Hey, what happened to my Expedia airline ticket refund?

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By Christopher Elliott

Dan Lachapelle is promised a prompt refund for his canceled Antigua vacation. But it’s been weeks, and there’s no sign of the money. Now his online agency isn’t responding to his queries. Will he ever see the money again?


My wife and I planned a trip to Antigua this summer and purchased round-trip flights, hotel room and a kayak excursion through Expedia in December.

Everything was a “go” until we received a call one day in early April from an Expedia representative informing us of a change to our American Airlines flights. American had apparently changed quite a few flights to the island and, unfortunately, none of the changes worked for us.

The Expedia rep said that if we chose not to accept the changes for the flights that we could expect to see a full refund due to an “unacceptable” involuntary schedule change by the airline. After getting the rep to verify that we could cancel the hotel, excursion and flights at no charge, I authorized them to go ahead and cancel the trip completely.

The rep was able to instantly provide a refund for the hotel and kayak trip, but advised that the refund for the flights would take between four to six weeks to go through.

Six weeks later, having received no refund, I checked with Expedia. It informed me that it had already given me a refund, but it turns out it only was referring to the first refund. I emailed Expedia back to let it know that it got the wrong refund, but have not received a response yet. It concerns me that no one can seem to tell us when we will ever get the refund or why it has been held up for so long.

I am at my wits’ end with Expedia, Chris. Can you please help me get this resolved? My wife and I would be so grateful. — Dan Lachapelle, Sudbury, Canada


I wouldn’t be so quick to blame Expedia. Airlines are known to drag their feet when it comes to refunds, and my initial reading of your problem suggests American might have something to do with the delay, too.

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This is a common problem. You buy your tickets through an agency, and the agency takes your money. But if you want a refund — or something else, like a name change — then the agency defers to the airline. (Here’s our guide to booking an airline ticket.)

If you paid the agency, why can’t the agency just give you a refund? (Related: What Expedia’s purchase of HomeAway means to you.)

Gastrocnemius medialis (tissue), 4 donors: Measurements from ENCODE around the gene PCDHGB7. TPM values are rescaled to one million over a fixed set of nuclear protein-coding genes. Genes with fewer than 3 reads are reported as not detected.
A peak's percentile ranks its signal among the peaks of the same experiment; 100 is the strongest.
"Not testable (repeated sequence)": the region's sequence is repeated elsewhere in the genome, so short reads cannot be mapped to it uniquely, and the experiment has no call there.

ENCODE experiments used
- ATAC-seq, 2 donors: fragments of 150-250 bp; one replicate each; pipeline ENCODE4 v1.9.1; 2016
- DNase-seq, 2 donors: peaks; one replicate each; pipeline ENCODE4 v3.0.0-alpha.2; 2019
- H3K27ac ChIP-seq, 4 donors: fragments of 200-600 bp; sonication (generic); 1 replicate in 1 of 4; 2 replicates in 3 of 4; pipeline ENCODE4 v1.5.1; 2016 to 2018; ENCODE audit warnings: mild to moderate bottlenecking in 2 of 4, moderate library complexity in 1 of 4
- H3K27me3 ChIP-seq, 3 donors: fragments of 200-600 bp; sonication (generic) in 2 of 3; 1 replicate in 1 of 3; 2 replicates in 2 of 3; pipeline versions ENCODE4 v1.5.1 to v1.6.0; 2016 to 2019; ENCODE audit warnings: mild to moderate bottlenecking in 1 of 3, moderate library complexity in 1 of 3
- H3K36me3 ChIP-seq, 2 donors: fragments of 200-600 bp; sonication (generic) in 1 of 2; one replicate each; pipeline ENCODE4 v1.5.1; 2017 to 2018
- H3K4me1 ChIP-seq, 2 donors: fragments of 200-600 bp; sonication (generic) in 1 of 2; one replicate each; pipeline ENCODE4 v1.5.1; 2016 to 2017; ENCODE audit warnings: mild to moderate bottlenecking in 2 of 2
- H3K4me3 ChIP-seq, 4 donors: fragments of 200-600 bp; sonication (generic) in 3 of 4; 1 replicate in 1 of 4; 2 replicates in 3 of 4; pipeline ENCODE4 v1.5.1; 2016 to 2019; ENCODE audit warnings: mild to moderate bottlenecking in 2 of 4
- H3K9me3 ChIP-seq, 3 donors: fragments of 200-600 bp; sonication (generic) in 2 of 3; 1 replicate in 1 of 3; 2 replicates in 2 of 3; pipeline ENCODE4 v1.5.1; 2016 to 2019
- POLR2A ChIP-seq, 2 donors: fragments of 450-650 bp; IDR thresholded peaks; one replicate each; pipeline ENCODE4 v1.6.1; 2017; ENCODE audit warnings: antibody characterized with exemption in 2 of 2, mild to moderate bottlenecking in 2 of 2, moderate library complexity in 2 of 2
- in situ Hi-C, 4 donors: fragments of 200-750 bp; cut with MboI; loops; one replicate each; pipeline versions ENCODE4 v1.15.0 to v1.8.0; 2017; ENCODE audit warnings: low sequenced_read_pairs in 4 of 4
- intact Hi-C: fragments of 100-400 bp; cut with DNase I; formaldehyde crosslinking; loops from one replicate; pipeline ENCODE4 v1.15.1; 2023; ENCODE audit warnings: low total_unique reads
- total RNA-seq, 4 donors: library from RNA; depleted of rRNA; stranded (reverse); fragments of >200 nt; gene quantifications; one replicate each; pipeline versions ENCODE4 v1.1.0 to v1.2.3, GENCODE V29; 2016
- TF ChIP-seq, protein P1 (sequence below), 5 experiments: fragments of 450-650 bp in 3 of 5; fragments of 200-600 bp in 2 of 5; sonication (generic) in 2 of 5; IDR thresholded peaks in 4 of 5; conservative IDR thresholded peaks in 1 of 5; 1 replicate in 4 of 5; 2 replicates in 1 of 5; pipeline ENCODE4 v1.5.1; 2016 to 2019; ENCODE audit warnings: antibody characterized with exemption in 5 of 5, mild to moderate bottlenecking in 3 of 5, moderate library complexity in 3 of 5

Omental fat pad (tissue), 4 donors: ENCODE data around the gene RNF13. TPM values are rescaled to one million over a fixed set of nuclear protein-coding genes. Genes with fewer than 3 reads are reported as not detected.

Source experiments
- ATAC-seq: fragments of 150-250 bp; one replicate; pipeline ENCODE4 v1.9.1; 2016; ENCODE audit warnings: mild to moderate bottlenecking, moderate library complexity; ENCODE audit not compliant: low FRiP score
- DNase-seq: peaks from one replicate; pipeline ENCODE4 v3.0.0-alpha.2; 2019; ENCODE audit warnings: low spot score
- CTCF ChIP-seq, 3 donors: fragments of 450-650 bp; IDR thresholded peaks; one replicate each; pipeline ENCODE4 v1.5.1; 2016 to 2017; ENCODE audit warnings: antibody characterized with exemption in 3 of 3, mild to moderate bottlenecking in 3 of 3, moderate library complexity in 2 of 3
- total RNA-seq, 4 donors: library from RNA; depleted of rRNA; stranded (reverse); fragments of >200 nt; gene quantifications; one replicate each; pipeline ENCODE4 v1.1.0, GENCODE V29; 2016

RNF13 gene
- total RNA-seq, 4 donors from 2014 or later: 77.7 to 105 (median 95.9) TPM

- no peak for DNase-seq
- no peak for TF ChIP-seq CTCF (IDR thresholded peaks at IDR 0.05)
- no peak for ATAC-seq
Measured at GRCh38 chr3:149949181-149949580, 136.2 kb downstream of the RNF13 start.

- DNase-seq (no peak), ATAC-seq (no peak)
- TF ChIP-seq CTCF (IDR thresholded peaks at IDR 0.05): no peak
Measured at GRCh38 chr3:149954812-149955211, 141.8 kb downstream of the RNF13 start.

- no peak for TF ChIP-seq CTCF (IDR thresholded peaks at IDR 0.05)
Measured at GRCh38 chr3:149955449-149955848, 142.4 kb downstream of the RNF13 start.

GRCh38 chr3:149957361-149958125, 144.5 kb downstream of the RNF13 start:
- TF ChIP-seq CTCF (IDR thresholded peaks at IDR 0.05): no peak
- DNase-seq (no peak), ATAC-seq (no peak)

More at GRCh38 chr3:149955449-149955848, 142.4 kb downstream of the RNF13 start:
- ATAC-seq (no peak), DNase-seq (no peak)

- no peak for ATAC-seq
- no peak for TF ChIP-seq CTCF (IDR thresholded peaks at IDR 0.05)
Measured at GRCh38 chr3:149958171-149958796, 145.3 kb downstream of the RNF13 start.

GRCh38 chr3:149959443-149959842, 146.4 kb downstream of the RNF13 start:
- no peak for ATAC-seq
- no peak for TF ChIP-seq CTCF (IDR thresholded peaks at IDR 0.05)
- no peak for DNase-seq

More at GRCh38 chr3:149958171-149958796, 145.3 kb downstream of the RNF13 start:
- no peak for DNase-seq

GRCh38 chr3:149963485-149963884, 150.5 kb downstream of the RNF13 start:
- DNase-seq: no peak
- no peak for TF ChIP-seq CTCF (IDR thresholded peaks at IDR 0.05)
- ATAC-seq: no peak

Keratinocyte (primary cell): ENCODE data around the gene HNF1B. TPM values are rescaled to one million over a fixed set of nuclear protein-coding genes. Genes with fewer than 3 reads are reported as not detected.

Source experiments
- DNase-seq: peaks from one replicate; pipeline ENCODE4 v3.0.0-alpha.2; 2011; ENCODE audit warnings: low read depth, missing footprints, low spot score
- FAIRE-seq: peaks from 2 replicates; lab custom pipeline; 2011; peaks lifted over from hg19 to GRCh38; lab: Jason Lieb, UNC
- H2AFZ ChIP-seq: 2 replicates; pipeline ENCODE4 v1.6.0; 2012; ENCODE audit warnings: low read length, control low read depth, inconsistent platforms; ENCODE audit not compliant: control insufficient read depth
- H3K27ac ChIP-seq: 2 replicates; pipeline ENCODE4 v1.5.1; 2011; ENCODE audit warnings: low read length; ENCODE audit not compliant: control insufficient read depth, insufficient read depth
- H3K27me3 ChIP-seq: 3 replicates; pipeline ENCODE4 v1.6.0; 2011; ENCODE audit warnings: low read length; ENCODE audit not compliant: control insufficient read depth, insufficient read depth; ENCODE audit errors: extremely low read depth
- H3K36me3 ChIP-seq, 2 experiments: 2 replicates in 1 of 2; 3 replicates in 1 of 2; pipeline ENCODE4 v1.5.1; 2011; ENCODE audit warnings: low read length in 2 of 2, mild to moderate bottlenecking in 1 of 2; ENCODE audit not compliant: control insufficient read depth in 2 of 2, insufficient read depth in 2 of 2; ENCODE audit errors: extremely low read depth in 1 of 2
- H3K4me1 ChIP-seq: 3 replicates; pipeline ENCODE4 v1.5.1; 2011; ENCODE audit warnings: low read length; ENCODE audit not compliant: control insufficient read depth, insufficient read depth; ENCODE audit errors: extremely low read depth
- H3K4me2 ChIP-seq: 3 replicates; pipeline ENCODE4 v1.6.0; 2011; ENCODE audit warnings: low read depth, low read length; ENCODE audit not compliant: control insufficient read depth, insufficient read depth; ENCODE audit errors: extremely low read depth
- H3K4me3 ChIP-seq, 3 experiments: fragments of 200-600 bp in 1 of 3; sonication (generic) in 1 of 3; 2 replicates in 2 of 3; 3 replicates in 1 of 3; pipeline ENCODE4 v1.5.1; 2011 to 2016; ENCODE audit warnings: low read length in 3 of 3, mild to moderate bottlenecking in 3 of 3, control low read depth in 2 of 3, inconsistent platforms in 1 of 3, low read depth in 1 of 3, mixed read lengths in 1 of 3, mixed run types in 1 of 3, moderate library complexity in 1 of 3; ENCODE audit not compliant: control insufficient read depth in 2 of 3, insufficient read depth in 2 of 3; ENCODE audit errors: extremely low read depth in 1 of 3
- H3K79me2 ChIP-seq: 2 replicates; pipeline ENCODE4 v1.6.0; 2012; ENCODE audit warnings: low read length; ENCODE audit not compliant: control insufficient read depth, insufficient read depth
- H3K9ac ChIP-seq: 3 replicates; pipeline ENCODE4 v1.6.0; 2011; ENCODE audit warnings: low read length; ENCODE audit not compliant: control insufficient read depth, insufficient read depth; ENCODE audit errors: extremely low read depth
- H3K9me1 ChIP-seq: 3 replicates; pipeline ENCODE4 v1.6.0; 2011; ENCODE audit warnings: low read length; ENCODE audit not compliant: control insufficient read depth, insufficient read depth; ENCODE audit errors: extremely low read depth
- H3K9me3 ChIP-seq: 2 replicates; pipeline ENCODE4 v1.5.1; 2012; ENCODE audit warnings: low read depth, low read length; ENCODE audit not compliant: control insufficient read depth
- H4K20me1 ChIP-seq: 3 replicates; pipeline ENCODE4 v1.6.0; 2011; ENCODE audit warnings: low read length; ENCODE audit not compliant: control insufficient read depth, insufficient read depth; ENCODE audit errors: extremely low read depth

Why Travel Refunds Remain Elusive

I’ve been covering the travel industry for years, and I still haven’t heard a reasonable answer to that question. I’m told that it’s technology or policy or even tradition that keeps your money from flowing back in your direction promptly. Either way, it seems the only beneficiaries are the companies that get to keep your money for two to three billing cycles. It shouldn’t be that way. (Related: Another canceled flight! Why won’t Expedia help?)

Expedia should have been able to refund your entire purchase and then retrieve the money from the airline. Instead, it made you wait. And when you made inquiries, it told you the check was in the mail, and when you followed up, refused to answer.

For what it’s worth, I think your refund would have come — eventually. But you’ve been more than patient. You can find the names of Expedia’s executives on my new customer service wiki, On Your Side and appeal your case to someone higher up the food chain.

My advocacy team and I asked Expedia about your refund. It contacted you and admitted losing the information for your flights and refund. You received a full refund for your trip.

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Christopher Elliott

Christopher Elliott is the founder of Elliott Advocacy, a 501(c)(3) nonprofit organization that empowers consumers to solve their problems and helps those who can't. He's the author of numerous books on consumer advocacy and writes three nationally syndicated columns. He also publishes the Elliott Report, a news site for consumers, and Elliott Confidential, a critically acclaimed newsletter about customer service. If you have a consumer problem you can't solve, contact him directly through his advocacy website. You can also follow him on X, Facebook, and LinkedIn, or sign up for his daily newsletter.

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